At heart, I’m a people pleaser.

Not the type that lets popular fashion dictate my wardrobe, or the opinion of my friends to tell me where I should go or what I should do, but nonetheless, I am a people pleaser.

What other people think of me matters, at least, it matters to me. I’ve spent most of my life trying not to fit a stereotype.

I didn’t want to be just another boy, lumped in with all the gross over-generalisations made of the juvenile male species.

I don’t want to be just another man, put in the pigeon-hole of masculine incompetence.

I certainly don’t want to be just another husband or father, perpetuating the general consensus of how inept we are at loving our wives or bringing up our children.

I love it when people say, “But you don’t look like a pastor!”

Yet in all my efforts to break the mould, to not live up to expectations, I have to admit that it still only proves that I’m deeply concerned with other peoples thoughts about who I am.

And I find that disturbing. After all, the term ‘people pleaser’ is akin to a dirty word these days… particularly within church circles.

Yet recently, I’ve been wondering if there’s not a place for a specific type of ‘people pleasing’?

As I’ve been reading through the book of Romans, it seems to me that Paul is advocating a type of deep concern for others opinions and how we live together as God’s people, that I need to pay attention to.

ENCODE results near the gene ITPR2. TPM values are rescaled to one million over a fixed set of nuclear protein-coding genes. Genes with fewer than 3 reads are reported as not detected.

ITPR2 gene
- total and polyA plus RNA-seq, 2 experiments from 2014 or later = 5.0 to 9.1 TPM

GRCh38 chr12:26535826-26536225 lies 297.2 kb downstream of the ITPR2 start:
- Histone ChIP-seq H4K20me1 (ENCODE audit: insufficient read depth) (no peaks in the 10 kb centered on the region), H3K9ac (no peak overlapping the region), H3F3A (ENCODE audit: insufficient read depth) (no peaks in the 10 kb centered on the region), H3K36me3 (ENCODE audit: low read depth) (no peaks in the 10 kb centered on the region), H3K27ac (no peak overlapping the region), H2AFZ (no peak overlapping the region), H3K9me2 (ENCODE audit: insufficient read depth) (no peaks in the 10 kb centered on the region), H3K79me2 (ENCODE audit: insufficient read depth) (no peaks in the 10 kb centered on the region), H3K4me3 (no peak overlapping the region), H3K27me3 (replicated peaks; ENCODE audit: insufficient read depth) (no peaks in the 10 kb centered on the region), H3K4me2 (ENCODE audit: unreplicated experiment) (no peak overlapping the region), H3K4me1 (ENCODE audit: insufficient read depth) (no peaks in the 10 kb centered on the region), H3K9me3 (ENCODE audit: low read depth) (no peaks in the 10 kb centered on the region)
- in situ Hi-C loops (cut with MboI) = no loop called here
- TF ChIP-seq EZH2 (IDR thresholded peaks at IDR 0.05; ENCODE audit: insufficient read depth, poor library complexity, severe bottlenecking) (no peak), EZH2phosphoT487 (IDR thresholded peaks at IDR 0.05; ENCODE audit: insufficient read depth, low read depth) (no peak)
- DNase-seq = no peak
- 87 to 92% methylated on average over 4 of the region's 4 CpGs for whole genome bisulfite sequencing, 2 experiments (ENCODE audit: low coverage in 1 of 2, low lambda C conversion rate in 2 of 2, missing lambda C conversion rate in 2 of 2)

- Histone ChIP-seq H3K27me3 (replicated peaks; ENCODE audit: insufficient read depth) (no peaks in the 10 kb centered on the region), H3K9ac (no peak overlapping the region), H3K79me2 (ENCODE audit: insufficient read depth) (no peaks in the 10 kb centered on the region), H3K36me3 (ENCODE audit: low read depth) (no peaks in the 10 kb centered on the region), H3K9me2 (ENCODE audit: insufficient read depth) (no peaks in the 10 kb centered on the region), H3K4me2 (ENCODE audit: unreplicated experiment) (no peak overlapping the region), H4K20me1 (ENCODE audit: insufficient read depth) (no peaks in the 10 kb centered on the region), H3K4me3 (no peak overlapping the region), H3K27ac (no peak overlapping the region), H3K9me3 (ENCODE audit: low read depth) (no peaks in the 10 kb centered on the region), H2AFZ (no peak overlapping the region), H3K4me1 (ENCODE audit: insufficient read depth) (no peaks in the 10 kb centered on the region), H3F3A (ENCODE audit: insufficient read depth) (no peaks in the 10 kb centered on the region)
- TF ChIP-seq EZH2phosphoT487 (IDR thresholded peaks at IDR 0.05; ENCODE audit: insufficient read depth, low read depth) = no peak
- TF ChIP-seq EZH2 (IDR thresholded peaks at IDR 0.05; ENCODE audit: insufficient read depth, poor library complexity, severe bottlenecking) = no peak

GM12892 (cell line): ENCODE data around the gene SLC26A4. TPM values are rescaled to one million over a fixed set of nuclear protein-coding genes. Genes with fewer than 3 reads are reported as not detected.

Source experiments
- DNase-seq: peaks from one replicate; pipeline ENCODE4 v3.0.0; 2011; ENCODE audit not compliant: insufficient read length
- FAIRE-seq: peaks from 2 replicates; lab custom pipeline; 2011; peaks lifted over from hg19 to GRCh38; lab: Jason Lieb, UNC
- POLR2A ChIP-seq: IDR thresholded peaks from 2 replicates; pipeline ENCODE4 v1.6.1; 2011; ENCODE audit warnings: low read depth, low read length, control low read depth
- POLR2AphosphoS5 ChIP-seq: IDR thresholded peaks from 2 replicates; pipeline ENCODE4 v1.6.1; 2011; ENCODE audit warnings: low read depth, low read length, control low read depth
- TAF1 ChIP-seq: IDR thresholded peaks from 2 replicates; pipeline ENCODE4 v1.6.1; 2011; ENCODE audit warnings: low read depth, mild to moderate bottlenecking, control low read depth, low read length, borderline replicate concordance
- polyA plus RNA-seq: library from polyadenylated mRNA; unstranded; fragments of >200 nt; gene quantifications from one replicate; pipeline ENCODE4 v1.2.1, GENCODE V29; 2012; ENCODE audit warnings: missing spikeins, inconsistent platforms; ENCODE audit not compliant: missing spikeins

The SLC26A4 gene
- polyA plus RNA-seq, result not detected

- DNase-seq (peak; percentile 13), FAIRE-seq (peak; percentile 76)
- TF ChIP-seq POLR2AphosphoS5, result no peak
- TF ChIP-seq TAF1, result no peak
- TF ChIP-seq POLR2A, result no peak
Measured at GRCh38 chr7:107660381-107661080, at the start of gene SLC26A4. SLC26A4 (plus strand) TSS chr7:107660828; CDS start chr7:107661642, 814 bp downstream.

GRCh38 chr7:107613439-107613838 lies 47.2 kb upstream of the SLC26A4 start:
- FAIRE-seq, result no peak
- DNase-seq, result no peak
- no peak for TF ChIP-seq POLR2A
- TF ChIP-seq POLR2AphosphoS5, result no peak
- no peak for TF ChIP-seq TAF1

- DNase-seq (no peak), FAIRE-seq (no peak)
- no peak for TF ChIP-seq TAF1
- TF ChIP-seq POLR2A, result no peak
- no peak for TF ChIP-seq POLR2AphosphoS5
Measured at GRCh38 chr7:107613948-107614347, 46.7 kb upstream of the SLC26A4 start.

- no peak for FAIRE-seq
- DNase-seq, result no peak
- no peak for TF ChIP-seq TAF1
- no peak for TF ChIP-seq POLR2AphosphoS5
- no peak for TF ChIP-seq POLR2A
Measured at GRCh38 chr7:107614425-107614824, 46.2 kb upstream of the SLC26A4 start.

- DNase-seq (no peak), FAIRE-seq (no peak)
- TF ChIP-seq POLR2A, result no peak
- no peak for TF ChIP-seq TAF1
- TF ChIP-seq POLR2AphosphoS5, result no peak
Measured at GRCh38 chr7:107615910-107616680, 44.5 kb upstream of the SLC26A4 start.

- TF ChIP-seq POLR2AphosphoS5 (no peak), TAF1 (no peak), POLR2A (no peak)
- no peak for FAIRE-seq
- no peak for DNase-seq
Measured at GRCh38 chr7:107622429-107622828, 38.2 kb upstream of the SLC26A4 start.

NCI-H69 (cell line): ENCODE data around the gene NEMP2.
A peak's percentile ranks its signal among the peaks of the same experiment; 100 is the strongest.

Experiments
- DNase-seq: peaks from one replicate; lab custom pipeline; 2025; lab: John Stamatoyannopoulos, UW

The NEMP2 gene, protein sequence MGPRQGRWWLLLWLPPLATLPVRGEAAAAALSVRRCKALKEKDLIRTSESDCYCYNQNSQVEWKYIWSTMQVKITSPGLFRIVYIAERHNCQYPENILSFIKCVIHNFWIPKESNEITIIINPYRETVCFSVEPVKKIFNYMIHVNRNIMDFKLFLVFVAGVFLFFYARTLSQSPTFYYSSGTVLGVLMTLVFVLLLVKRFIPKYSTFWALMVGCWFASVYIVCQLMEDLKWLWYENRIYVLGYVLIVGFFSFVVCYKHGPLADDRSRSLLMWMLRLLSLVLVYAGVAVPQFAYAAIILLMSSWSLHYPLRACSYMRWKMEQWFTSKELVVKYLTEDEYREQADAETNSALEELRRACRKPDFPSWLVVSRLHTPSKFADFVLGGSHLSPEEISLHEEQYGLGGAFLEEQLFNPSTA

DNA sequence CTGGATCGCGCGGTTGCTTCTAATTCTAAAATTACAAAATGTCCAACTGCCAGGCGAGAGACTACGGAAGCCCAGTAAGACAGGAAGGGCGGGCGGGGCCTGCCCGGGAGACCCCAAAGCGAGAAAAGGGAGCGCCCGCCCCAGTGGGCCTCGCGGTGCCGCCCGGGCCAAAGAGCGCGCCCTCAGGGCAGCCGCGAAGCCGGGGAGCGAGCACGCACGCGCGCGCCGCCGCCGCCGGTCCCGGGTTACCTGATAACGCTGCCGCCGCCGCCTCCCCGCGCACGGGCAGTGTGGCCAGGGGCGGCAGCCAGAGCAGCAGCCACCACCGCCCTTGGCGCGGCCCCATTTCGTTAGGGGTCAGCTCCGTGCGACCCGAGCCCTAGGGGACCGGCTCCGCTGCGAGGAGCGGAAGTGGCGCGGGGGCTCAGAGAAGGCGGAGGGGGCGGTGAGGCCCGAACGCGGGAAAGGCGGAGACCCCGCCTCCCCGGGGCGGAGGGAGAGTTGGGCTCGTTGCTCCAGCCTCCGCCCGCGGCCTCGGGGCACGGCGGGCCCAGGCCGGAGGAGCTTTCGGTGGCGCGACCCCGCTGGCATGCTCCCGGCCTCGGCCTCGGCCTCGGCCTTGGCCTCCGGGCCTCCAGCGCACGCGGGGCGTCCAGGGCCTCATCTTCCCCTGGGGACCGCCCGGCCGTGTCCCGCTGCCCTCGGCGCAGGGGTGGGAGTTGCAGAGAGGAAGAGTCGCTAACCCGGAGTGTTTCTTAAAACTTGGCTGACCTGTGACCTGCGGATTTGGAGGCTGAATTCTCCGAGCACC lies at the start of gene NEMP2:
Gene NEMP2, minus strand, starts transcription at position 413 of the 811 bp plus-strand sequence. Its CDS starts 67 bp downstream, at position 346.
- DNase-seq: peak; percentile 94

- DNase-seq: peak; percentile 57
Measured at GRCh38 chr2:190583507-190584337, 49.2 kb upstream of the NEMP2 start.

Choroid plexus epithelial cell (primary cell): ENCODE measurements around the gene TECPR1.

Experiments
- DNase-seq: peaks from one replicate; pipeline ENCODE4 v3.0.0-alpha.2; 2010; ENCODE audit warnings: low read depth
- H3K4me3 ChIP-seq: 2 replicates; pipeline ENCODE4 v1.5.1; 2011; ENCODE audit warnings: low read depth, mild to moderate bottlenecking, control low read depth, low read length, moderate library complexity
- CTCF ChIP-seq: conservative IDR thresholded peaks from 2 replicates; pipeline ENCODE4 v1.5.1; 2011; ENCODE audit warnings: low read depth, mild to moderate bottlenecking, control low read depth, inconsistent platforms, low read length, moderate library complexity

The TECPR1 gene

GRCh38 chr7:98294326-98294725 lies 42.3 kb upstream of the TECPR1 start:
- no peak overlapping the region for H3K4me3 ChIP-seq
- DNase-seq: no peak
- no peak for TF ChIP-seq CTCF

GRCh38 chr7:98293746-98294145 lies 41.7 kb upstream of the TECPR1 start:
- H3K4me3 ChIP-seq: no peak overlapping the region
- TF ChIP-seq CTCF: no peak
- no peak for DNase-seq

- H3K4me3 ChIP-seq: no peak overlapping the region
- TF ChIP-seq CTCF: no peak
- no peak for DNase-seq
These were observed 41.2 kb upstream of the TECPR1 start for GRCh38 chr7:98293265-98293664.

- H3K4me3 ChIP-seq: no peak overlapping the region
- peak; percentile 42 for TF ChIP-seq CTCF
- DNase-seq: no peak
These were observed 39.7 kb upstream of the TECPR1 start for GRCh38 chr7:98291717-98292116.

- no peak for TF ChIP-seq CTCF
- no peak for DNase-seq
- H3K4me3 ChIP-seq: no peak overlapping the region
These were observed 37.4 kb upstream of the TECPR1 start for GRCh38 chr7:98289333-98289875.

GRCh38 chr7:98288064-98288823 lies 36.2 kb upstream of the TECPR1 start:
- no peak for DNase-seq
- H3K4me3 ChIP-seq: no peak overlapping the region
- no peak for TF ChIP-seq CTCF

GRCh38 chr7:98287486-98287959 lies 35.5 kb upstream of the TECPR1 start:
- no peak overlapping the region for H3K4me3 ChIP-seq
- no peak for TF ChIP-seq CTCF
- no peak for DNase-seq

Look at Paul’s rapid-fire list of gospel infused, new kingdom, sermon on the mount sounding, commands.

Romans 12:9–21 (ESV)

9 Let love be genuine. Abhor what is evil; hold fast to what is good. 10 Love one another with brotherly affection. Outdo one another in showing honor. 11 Do not be slothful in zeal, be fervent in spirit, serve the Lord. 12 Rejoice in hope, be patient in tribulation, be constant in prayer. 13 Contribute to the needs of the saints and seek to show hospitality. 14 Bless those who persecute you; bless and do not curse them. 15 Rejoice with those who rejoice, weep with those who weep. 16 Live in harmony with one another. Do not be haughty, but associate with the lowly. Never be wise in your own sight. 17 Repay no one evil for evil, but give thought to do what is honorable in the sight of all. 18 If possible, so far as it depends on you, live peaceably with all. 19 Beloved, never avenge yourselves, but leave it to the wrath of God, for it is written, “Vengeance is mine, I will repay, says the Lord.” 20 To the contrary, “if your enemy is hungry, feed him; if he is thirsty, give him something to drink; for by so doing you will heap burning coals on his head.” 21 Do not be overcome by evil, but overcome evil with good. (Emphasis mine)

It seems that Paul is advocating a deliberate and strategic lifestyle, thought through in advance, as to how I can live my life honourably in the sight of others. Now I realise that the immediate context here relates to responding to others who may have evil intent toward me, yet it is the ‘in the sight of all’ phrase that caught my attention. We are to consider everyone else before deciding what we should do with the life we’ve been given.

In a gospel informed way, other people’s opinions of us should matter. Not in a way that panders to the whims of our fickle society, but in a way that cuts against the grain of our self-centred culture and shows the world what it looks like to live for something, or someone, else other than ourselves.

Philippians 2:3–4 (ESV)

3 Do nothing from selfish ambition or conceit, but in humility count others more significant than yourselves. 4 Let each of you look not only to his own interests, but also to the interests of others.

So I am a people pleaser, and you probably are to.

The question is, which type of people pleaser are we?

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